The Sick Rose is based in Torino, Italy, but guitarist-backup vocalist Georgio Cappellaro spent the better part of the 1990s in Chicago and performed with a band here called The Drapes. Before returning to Italy, he must have packed his suitcases with loads of Midwestern power pop know-how. While it’s unclear whether the band’s name comes from William Blake’s 1794 poem, The Sick Rose’s recently released seventh album Someplace Better could serve as a blueprint for how to best use the power pop genre.
Produced by Ken Stringfellow of The Posies, the material concentrates on romantic relationships and features Luca Re’s powerful singing and the band’s spirited backing vocals set to catchy arrangements. “How To Be Your Friend” and “Childhood Dreams” are guitar-driven tracks that evoke the earliest power pop bands like The Records and The Raspberries. On “Blame It On Me,” The Sick Rose crafts an achingly beautiful melody without sacrificing a bit of energy.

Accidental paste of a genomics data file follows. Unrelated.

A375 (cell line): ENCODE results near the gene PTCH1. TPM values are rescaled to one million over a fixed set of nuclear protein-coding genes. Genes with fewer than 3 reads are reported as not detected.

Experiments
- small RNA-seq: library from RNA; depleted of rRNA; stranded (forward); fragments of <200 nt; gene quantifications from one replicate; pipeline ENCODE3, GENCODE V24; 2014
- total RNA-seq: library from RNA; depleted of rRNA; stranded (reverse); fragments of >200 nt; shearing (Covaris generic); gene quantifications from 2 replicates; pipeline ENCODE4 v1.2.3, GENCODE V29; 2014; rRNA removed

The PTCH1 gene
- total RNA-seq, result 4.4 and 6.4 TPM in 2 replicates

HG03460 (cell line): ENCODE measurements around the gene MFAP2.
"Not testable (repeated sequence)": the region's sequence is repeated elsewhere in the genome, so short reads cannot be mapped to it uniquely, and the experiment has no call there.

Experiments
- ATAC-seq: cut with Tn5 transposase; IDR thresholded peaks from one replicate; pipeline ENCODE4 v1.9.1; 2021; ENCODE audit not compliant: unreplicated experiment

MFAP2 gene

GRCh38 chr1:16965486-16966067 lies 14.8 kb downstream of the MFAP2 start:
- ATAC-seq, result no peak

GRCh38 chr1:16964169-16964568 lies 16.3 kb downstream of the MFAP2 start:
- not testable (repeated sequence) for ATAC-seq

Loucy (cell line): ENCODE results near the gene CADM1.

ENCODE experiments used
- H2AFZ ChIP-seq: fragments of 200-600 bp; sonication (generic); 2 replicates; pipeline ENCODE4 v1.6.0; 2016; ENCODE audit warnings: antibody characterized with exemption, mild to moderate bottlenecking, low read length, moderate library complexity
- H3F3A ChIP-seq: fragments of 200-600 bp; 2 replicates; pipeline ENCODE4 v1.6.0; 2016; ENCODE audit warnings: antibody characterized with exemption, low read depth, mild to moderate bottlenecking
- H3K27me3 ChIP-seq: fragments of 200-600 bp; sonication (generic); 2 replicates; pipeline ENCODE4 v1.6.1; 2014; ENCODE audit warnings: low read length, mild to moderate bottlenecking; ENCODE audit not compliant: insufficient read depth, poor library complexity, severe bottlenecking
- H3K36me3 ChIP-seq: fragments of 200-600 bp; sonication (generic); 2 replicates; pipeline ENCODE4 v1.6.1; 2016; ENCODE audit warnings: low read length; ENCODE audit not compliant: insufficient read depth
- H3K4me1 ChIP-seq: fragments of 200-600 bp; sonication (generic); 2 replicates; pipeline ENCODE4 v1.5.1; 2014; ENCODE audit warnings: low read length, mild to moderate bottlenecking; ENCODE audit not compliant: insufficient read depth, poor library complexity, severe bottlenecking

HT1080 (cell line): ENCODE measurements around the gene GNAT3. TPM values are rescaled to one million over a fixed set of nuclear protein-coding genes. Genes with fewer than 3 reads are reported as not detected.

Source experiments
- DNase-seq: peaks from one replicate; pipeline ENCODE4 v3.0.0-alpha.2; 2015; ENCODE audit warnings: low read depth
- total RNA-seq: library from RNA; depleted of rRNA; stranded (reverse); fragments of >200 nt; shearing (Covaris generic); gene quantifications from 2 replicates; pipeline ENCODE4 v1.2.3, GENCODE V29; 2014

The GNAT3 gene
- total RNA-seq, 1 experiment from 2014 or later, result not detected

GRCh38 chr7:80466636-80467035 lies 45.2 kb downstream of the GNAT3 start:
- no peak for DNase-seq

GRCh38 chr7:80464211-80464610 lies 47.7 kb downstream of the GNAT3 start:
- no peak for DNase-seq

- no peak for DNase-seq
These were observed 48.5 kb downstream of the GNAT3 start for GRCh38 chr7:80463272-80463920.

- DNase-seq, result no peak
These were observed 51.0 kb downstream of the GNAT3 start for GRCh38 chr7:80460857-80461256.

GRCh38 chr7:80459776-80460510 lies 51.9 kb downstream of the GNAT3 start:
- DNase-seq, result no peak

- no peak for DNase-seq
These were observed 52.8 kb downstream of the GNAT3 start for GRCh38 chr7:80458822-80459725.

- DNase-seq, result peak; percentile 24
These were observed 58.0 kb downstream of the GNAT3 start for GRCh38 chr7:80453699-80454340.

“Nobody” is pure 1960s-fueled entertainment; mixing garage rock with a hint of soul in a high-speed swirl of guitars and keyboards. It’s easy to imagine it being performed on a show like Shindig or Hullaballoo, with a bevy of dancers around the band. “Fortune And Fame” and “Frustrated” likewise explore garage rock territory with fun results, while the title track is peppy instrumental that sounds like it could be a TV theme song.